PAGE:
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Saturday, August 20, 2011

A few thoughts on writing and shame

Thanks to someone on FB whose name I can't recall, I came across this essay  about the experience of shame in the process of academic writing. Take a look at it if you've not seen it yet. Once you have, come back to this post and tell me your reactions. My sense is that some people simply sound wonderful on the page from the moment they put fingers to keyboard. (This must be true, for example, of Paul Horwitz, Chad Oldfather, Rick Hills and Dan Kahan, right?). Sadly, those dudes have done comparatively little to open the kimono regarding their creative process. But if they are like most of us mortals, I think it bears mention and reminder upon reminder, especially for all the aspiring prawfs who read this blog and others like it, that the process of producing good academic scholarship in clear prose takes real sustained effort.*  

On that note, I recall with affection the story, perhaps apocryphal, of John Kenneth Galbraith, the Harvard luminary known for his econ and style. As the tale goes, Galbraith was presiding over a public celebration of his zillionth birthday or book in Cambridge. He was taking questions from the audience. A middle-aged woman asked: Professor Galbraith, how on earth do you get your prose to read so effortlessly? And, in an uncharacteristic flourish of candor and modesty, he said: well, after the 15th draft, I sure hope it looks effortless.

I am no Galbraith. In my own case, I number my drafts beginning 1.0 and they frequently go well past 10.0 (that is 100 or more drafts).  The first fifty drafts or so are typically drenched with shame and marinated in self-disgust. But still I plod on. Gotta feed the boys, right? Anyway, as it is, the project on punishment and democracy that I've been working on since February is now at version 10.4, and it hasn't even begun the editing process from the students.  It took me an unconscionably long time to realize what I wanted to argue but with the help of some good friends (yes, Cahill, it's principally your fault), I'm now more sure I'm saying something quirky and sound enough to lose the self-disgust. It's not yet up on SSRN, however. That's the signal that I'm still surrendering to the shame of the writing process, with a white flag around my neck.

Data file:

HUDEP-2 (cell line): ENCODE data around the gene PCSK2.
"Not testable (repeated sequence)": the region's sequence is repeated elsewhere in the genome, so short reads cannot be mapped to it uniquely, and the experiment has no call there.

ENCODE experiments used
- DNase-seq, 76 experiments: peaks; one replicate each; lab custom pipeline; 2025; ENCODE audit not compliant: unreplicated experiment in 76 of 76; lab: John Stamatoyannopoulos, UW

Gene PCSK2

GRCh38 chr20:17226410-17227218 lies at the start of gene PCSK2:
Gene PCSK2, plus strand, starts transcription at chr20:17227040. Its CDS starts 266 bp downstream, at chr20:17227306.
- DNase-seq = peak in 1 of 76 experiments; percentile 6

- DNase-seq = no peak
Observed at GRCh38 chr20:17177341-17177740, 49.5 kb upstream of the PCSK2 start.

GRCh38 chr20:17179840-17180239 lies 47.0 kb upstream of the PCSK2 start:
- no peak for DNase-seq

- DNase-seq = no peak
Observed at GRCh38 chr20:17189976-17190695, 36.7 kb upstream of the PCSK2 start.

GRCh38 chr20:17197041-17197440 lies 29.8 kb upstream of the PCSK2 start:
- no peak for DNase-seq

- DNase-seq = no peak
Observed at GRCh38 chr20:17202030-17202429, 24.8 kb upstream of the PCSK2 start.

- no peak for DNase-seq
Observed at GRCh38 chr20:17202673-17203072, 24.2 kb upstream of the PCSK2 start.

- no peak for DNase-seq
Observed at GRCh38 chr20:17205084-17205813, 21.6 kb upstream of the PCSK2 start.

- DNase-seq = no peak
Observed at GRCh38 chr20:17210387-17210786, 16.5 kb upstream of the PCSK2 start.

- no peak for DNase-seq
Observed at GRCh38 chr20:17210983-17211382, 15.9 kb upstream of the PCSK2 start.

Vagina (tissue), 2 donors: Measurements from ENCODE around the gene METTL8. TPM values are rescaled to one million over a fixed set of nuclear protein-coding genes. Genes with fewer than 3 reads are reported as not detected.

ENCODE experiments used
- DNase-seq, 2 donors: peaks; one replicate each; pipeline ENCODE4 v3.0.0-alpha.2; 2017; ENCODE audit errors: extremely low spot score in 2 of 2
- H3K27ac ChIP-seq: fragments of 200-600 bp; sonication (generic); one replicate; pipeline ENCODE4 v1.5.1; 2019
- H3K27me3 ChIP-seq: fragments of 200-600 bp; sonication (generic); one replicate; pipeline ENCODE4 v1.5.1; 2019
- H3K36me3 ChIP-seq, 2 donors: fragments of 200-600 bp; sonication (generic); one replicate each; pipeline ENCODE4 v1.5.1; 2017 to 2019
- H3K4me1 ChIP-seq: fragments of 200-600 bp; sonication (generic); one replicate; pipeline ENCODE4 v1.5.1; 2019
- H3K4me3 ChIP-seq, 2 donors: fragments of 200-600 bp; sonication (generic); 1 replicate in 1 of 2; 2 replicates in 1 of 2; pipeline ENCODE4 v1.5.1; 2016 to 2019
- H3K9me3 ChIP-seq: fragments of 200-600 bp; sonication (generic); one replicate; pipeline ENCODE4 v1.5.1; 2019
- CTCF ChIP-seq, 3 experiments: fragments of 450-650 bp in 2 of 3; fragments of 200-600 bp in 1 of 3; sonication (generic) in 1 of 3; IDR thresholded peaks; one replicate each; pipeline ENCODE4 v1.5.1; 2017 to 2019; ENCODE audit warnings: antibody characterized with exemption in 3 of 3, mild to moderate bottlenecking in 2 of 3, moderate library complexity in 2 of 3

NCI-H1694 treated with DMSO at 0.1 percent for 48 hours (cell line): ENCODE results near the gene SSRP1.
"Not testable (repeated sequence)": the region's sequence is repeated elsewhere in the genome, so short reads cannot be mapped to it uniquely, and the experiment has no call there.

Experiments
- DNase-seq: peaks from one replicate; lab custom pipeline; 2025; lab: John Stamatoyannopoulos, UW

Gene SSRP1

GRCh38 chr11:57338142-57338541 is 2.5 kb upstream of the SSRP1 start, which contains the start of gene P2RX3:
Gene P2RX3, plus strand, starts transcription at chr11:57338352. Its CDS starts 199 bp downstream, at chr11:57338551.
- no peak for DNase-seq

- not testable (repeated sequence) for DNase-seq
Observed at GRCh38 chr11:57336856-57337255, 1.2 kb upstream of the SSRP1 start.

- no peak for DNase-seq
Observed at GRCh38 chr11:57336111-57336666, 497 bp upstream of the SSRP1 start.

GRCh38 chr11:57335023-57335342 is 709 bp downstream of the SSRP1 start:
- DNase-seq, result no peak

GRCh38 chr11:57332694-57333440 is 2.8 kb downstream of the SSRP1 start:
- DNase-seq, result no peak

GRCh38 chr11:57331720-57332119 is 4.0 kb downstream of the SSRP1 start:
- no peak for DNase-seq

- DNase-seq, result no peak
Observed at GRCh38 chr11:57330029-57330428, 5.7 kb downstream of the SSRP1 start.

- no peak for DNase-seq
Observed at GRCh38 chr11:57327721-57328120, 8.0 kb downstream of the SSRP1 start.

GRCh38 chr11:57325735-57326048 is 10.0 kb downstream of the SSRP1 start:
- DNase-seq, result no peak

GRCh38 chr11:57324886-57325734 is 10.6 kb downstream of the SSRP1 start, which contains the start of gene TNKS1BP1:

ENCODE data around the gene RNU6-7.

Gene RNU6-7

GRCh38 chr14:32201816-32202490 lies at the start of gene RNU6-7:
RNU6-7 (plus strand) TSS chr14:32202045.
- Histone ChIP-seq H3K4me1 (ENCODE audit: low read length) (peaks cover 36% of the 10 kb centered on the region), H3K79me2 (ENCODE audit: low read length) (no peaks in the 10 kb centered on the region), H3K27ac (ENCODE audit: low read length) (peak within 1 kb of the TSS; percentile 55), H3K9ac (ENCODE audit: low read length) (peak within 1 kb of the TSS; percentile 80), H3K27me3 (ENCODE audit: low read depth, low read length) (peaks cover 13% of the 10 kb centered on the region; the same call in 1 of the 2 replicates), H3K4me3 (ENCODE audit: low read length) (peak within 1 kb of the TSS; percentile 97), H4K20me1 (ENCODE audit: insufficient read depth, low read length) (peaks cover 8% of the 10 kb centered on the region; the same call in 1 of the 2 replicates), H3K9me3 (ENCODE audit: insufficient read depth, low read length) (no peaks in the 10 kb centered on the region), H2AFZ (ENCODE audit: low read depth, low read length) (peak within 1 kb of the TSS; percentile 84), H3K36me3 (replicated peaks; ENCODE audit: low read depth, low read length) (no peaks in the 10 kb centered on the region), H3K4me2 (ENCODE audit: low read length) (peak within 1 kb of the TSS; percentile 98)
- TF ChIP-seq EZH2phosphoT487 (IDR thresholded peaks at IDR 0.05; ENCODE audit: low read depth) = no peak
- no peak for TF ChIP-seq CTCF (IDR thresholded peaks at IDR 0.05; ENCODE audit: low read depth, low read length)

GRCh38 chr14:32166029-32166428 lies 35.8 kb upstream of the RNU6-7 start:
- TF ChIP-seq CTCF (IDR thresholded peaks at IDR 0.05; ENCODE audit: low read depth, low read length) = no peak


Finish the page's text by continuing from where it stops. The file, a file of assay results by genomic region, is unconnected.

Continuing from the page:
I hope to overcome that particular bout of shame soon. But if it lingers, it may have to do with related anxieties about the connection between style and argument. Because I write principally in the philosophy of crime and punishment, I've frequently tried to strip my scholarship of any baroque tendencies that I would otherwise indulge. The topic itself is already abstruse. So, just the arguments, so much as I can bear. For me, sadly, the arguments take a while to develop and once I get there, I want to protect them from various objections; as a result, I still write really long articles. Thus, insofar as a writerly style has emerged, it's one that involves less verve and splash than I might otherwise prefer.

Because I want the arguments and not the art to perform their coercive task, I often feel my once-creative writing muscles and imagination have atrophied. And so the real shame I experience with my writing is

a fear that my beloved vocation has flattened, if not quite deadened, my soul.  Law school may be to blame: as the trope goes, it sharpens but narrows the mind. If what I read is any gauge, when I was in college, I was more of a fox than a hedgehog. Now, I think I'm a hedgehog with much less tolerance for reading or listening to foxes. And so I wonder: can hedgehogs still be interesting? Can they write coercively and creatively?

If the examples I mentioned at the outset are any indicator, the answer is clearly yes. So what is to be done? I'm curious to hear what others have done to retain or recover the palette of language or to overcome the various experiences of shame and the writing process.

 *That's partly a word of caution to the folks in the sheets who are practicing and who think they can just gin up a job talk paper in a couple months or less. In most cases, good prawfs will sniff out mediocrity or worse within a few pages of reading.

Posted by Dan Markel on August 20, 2011 at 03:05 PM in Article Spotlight, Blogging, Dan Markel, Getting a Job on the Law Teaching Market, Life of Law Schools | Permalink

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What I wanna know, Dan, is how you manage to get through 104 drafts of something between February and August. That's like terrifying Posner-speed, just with drafts.

(In other thoughts... it is possible to write beautiful prose while still having analytic force -- Nozick himself did it on occasion, and David Lewis did it pretty constantly. Sadly, they were in the overwhelming minority; if you find out how to bottle whatever they had, please share!)

Posted by: Paul Gowder | Aug 20, 2011 5:37:42 PM

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